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Sunshine's shadows

Published Sep. 16, 2005

One summer morning 50 years ago, aboard a Florida-bound Pullman car, a 9-year-old boy from upstate New York awoke to profound disappointment. No bright, sandy beaches lay beyond the train windows, no glistening blue water, no palm or orange trees. Everything in sight was gray, the trees as well as the sky.

"This," I thought dismally, "is Florida?"

I have since learned to appreciate the beauty of Spanish moss. But I have often recalled the moment over the past 50 years whenever something else disappointed me about the Sunshine State. One should never expect too much of it.

The problem begins with the fact that nearly two-thirds of us were born in other states. Elsewhere, it's the other way around. Lured by warm weather and low taxes, too many of our residents have come not to build or contribute but to get by as cheaply as possible. They seem never to care who's going to train those who will keep their bodies, cars and air conditioners in good repair. Florida made a fateful mistake in 1924 when it decided to lure Yankee investors by promising not to tax their incomes or their estates.

Says Lt. Gov. Buddy MacKay: "Millions of people are here who were invited to come on down and escape responsibility, and took us up on both invitations."

We came not to live cheaply _ though we needed to _ but for my mother's health. Safety Harbor, our destination, wasn't the upscale address it is now. Except for three resort hotels catering seasonally to Yankee tourists, it was _ and I say this fondly _ "Cracker country." I didn't know what to make of kids who went shoeless to school. I suspect they didn't know what to make of me either. But it was also the kind of place where the town's police chief _ a one-man department _ was willing to shut down for the day to drive a desperately sick child to a doctor in Clearwater because her mother couldn't afford a taxi. That's how my sister Carol's life was saved.

We didn't know it, but we were part of a historic migration.

In Safety Harbor, there were 1,023 people when we arrived; there are now 15 times as many. In Florida, the transformation from a mostly rural population of fewer than 2-million to an urban sprawl housing 13-million has been as dramatic as the metamorphosis of a caterpillar into a butterly.

If only the result had been as pretty.

Have you seen the billboards on I-75 lately? Or look at Boca Ciega Bay and Clearwater Harbor and try to imagine them without the artificial islands, high rises and traffic jams. I remember them as God made them. I was covering the story the day a developer's consultant told the Pinellas County Commission there was no environmental reason to disapprove yet another fill because the bay already had been ruined beyond repair.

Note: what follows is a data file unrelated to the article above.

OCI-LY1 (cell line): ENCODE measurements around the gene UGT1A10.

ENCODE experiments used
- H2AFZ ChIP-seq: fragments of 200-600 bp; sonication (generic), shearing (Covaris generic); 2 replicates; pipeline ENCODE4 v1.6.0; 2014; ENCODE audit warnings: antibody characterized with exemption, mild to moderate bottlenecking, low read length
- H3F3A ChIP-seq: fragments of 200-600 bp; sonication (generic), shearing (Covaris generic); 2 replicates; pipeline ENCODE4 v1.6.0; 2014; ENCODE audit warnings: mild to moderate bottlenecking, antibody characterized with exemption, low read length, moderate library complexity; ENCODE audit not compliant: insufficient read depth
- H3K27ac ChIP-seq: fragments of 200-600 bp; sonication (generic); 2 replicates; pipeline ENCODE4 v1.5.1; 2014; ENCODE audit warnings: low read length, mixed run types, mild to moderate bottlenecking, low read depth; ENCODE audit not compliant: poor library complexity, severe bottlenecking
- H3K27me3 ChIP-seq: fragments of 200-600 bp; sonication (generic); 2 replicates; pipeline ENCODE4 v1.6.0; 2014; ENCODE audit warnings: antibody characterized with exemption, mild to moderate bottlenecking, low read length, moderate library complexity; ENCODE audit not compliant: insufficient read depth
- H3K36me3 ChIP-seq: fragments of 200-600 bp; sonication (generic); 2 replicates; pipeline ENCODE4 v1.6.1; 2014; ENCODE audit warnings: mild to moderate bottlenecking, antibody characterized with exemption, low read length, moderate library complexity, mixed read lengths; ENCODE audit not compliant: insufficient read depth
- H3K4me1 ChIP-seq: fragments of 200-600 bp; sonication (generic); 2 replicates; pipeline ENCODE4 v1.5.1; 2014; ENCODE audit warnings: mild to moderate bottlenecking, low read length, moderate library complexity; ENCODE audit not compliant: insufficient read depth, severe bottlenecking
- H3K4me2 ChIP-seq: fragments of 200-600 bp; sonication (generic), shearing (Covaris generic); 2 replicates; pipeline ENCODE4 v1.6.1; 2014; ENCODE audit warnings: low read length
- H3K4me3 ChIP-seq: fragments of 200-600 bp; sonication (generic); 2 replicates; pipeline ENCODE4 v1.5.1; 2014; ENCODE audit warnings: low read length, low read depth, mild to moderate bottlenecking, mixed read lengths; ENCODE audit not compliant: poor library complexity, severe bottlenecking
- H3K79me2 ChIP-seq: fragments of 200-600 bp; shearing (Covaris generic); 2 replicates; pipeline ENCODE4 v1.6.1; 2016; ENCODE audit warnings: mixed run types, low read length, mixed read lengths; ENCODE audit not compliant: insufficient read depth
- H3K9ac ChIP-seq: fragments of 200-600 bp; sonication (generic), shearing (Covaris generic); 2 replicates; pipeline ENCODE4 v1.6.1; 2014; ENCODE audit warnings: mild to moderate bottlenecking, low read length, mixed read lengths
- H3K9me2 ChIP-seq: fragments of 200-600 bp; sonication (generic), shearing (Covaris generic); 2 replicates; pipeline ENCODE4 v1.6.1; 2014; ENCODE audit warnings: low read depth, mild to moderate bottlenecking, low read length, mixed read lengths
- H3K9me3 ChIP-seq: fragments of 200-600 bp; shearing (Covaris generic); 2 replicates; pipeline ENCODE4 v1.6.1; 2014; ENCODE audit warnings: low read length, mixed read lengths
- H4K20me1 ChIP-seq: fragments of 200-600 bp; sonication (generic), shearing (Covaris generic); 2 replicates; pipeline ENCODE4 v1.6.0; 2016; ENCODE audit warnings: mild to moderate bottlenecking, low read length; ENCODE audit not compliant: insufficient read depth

A few years later, I watched Florida's "Golden Age" Legislature put a stop to the rape and ruin. But the Golden Age gave way to the give-me-mine age. The developers who used to mint new waterfront land are now making their bundles from urban sprawl while the inner cities decay physically and socially _ with scarcely a nod from the Legislature.

The "new" U.S. 19, now a semi-permanent traffic jam, hadn't been built in 1946. Largo was a farm town. Miles and miles of strip malls now stand where oranges used to grow. Why didn't someone insist on making the road a freeway without stop lights?

The school system I entered in 1946 was shabbily supported from Tallahassee, but one at least felt that the home folks were proud and protective of them. At one time you could count on Pinellas County's voters to tax themselves to the legal limit in referendums that were held every two years. But because some other counties wouldn't or couldn't, Tallahassee decided to make things "equal," and it's only the parents whose kids are still in school who seem to care any longer. That's a big problem, considering that nearly as many Floridians are over 65 as under 18.

Only too late did it become clear that growth couldn't pay for itself forever, and I'm not sure that enough of our leaders know it now or even care.

We were so naive. Even LeRoy Collins, our greatest governor, would be chagrined at some of the things he said at his first inauguration in 1955.

"Florida has come a long way over a relatively few years," he said. "It wasn't long ago when this area represented a fringe on the antebellum plantation system of the South. Peninsular Florida, without adequate transportation, was regarded generally then as a valueless waterlogged wasteland. It is a different story today. The miracle of modern Florida is self-realization. The handicaps of nature have been defied. Wastelands have been turned fertile for crops and pasturage, cities have arisen from coastal swamps, vast stretches of water have been spanned and constantly new uses are discovered for old or hitherto unknown resources."

Today, we're spending millions to save what few "wastelands" are left.

But of course there has been progress.

In 1946, Florida was still an "open range" state. Livestock didn't have to be fenced. Your car hit a cow, you paid. To the end of his life, Gov. Fuller Warren boasted that it was he who had fenced the cows.

Pinellas County had only one first-class department store, the Maas Brothers in St. Petersburg. There were no concert halls, no symphony orchestras, no public radio stations.